Spend some time researching trans and non-binary influencers on social media. Like, comment, and share the posts that stand out to you the most. Click here to see some of the most vocal trans influencers. You can also find information about TDoV by searching #TransDayOfVisibility on Twitter, Instagram, and TikTok. 

Recognize and honor trans people around you

According to the Human Rights Campaign, there are more than 2 million trans people living in the United States. Therefore, it’s fairly likely that at least one of your neighbors, coworkers, friends, or family members is part of the trans community. 

Take a couple of minutes out of your day to send a text, make a call, or give a gift to show the trans people in your life to let them know that you see and respect them. 

Learn about barriers to trans justice

TDoV is a joyful day, but it’s also a reminder that we have a long way to go before trans people are equal in the eyes of the law. For example, recent legislation aims to criminalize healthcare for transgender youth, to bar access to restrooms and locker rooms, and to make changing the name and gender on identification documents more difficult. 

Spend some time researching proposed anti-trans bills in your state. If you find any, reach out to your congresspeople and senators and demand an end to these cruel, out-of-date propositions.

Volunteer with a trans organization

There are plenty of issues the trans community needs help solving. Find a cause that matters to you and get involved. Whatever your expertise, you’d be surprised how much your skills can help trans people in need. 

Here are some great trans organizations:

What Transgender Day Of Visibility Means At La Fuente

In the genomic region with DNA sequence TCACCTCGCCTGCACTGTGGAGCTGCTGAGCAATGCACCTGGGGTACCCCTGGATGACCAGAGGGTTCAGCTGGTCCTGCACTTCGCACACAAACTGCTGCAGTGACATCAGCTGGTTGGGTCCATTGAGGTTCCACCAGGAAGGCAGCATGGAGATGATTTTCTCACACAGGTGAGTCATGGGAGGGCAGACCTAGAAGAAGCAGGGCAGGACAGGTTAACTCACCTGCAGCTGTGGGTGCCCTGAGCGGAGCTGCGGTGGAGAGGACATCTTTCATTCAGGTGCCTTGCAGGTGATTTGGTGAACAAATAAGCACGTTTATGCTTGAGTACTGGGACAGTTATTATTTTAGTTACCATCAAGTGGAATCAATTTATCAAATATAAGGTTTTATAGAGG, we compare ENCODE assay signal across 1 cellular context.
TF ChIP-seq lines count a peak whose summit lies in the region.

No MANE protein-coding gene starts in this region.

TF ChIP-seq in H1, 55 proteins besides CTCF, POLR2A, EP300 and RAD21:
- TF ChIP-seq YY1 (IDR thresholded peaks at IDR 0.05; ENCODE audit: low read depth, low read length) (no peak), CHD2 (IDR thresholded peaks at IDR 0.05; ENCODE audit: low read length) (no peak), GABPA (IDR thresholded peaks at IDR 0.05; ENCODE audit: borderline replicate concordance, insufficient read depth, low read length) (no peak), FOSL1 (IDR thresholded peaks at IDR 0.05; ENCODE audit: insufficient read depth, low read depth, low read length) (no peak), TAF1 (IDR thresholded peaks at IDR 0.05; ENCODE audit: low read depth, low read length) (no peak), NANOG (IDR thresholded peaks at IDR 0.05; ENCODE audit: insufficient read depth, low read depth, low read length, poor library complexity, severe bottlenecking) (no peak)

As one of the few LGBTQ-affirming addiction treatment centers in the United States, TDoV is an important day at La Fuente Hollywood Treatment Center

We interact with transgender clients, employees, and community members on a daily basis. Thanks to these connections, we’re constantly learning how to better serve and support members of the transgender and non-binary communities.

TDoV is an opportunity for us to renew our commitment to providing top-notch care to these groups. 

More specifically, this means…

  • Addressing the unique issues underpinning the high rates of mental health problems and substance abuse in the trans community. Some examples include: family rejection, lack of social support, stigma, abuse/harassment, and minority stress. 
  • Using pronouns during intake, private counseling, and group sessions. 
  • Allowing transgender clients to use bathrooms and dormitories that align with their true gender. 
  • Administering hormone replacement therapy during the recovery process. 

It also means producing content and resources related to transgender substance abuse and best practices in substance abuse treatment. We hope to reach transgender people looking for a treatment center sensitive to their needs. In addition, we want to educate other treatment centers so they can better serve the community. 

Contact Us For More Information

If you’re a member of the transgender or non-binary community who’s looking for LGBTQ-affirmative addiction treatment in Los Angeles, use the form below to contact us. 

Once we receive your request, a member of our staff will contact you within 24 hours. They’ll answer your questions and help you decide if La Fuente Hollywood Treatment Center is right for you. 

If you’re an addiction treatment provider looking to better serve the transgender community, check out our ABCs of LGBTQIA guide, as well as our blog